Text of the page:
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Descripción de la editorial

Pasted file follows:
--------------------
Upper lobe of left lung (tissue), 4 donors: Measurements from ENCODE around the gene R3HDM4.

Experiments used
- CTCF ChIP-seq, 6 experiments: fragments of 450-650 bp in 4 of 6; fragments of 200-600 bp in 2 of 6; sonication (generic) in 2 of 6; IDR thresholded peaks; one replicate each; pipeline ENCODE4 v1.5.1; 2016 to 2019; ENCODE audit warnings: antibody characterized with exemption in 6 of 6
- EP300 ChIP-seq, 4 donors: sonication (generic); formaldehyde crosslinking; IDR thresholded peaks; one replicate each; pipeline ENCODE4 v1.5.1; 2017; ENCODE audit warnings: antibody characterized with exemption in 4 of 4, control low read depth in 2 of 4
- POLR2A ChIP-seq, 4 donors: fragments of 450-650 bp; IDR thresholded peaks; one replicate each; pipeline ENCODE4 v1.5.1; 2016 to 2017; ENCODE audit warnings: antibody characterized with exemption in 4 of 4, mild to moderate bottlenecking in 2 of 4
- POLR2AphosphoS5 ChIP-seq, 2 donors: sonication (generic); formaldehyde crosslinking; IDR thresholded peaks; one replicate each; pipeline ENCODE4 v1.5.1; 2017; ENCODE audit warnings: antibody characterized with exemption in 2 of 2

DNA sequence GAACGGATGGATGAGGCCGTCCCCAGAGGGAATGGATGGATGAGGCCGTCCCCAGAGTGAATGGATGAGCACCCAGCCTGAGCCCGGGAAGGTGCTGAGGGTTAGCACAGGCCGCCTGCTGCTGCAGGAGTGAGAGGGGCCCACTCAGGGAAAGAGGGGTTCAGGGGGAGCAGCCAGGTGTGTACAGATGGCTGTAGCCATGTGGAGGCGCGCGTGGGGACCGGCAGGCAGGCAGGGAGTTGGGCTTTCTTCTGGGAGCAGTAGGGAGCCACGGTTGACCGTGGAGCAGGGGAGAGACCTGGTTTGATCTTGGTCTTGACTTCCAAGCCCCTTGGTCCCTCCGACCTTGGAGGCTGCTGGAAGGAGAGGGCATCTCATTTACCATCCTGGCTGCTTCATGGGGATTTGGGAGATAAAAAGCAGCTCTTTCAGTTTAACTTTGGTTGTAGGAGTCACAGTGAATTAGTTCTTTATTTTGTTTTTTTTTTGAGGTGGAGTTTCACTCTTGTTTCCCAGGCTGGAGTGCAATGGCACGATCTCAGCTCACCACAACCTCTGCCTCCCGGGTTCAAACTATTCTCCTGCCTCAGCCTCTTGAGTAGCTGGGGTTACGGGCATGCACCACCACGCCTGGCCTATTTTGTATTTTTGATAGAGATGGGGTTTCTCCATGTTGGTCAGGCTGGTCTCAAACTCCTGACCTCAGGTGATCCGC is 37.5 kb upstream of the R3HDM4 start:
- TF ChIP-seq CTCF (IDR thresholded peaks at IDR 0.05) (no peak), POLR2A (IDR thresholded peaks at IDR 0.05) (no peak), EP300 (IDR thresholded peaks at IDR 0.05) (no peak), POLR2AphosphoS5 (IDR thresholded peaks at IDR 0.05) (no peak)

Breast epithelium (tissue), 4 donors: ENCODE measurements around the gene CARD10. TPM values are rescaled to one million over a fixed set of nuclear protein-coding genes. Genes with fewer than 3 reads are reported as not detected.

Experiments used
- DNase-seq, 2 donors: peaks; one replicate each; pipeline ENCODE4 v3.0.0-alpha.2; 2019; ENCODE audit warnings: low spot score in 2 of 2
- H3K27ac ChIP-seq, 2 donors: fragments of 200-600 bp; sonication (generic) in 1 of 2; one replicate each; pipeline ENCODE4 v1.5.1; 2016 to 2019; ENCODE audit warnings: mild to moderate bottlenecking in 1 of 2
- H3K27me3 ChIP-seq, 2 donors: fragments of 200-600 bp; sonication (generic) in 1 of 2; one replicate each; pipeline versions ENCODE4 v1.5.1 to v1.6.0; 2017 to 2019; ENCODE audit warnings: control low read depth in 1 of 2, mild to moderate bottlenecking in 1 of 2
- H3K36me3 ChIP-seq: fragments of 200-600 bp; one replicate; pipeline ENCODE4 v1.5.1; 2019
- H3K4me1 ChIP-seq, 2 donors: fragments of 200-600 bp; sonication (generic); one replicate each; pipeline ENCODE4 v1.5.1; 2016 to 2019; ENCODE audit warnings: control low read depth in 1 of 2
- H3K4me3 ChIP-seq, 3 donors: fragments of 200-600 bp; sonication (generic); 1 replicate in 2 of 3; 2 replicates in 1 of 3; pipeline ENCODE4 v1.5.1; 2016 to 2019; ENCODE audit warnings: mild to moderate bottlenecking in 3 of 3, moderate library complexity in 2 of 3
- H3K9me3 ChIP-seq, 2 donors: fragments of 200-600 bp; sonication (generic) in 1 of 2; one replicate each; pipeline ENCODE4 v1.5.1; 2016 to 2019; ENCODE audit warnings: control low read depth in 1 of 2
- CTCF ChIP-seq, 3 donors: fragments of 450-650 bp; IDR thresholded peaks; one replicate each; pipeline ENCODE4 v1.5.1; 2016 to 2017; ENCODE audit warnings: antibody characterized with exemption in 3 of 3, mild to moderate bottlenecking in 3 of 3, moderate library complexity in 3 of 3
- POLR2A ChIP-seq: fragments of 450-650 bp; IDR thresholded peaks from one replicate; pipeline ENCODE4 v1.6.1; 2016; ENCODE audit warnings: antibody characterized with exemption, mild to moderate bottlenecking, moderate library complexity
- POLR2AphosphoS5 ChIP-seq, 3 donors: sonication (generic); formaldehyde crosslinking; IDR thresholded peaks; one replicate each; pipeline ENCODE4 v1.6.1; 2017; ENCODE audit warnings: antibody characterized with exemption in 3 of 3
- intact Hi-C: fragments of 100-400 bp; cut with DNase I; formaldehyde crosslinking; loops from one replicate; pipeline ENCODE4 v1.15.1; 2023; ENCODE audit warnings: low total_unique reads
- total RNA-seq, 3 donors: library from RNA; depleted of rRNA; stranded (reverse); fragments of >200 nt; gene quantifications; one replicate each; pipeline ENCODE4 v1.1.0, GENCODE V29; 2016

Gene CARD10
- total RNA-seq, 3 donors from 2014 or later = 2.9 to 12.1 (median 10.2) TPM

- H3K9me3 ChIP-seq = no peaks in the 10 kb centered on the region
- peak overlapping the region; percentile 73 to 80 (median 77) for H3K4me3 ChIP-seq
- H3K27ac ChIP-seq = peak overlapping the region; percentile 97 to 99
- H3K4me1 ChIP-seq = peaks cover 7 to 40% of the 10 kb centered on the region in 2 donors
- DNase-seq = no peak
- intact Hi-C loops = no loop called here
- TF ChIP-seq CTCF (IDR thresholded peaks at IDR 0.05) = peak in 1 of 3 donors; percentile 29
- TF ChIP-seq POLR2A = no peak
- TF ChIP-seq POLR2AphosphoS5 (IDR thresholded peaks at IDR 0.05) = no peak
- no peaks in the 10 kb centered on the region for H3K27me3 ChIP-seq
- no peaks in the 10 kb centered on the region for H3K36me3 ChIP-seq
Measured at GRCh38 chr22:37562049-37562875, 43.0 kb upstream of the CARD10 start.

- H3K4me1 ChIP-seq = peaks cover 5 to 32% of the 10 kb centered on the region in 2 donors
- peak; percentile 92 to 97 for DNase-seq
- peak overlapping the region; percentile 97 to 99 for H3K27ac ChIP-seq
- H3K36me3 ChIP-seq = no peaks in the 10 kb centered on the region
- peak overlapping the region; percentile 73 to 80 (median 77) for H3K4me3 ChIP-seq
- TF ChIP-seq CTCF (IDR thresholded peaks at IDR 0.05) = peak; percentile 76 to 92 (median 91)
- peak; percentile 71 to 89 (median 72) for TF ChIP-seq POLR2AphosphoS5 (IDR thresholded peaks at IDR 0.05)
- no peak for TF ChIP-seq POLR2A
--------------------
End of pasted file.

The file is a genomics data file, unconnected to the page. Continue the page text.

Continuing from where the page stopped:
In June of this year, I spent two weeks at Boston University's Summer Seminar on World Religions. The host of this event was the renowned sociologist of religion, Peter Berger. While there, I had the opportunity to spend an hour alone with Dr. Berger. We focused on one primary question. I asked, "Milton Friedman always argued that economic liberty leads to political liberty. Does religious liberty have anything to do with these others?" He thought that this was a good question and said that, as yet, there had been no empirical study attempting to link these things. He did note, however, if what Friedman said was true, then how do you explain the situation in China? China is having considerable economic growth, yet political liberty appears nowhere on the horizon. (1) In contrast to Friedman, Daron Acemoglu argues that political liberty, or rather democracy, leads to economic liberty and growth. (2) Like Friedman, Acemoglu does not consider the effect of religious liberty on economics and politics. Such is often the case among those interested in political economy. However, I believe that Acemoglu has an incomplete picture and that these issues must be explored.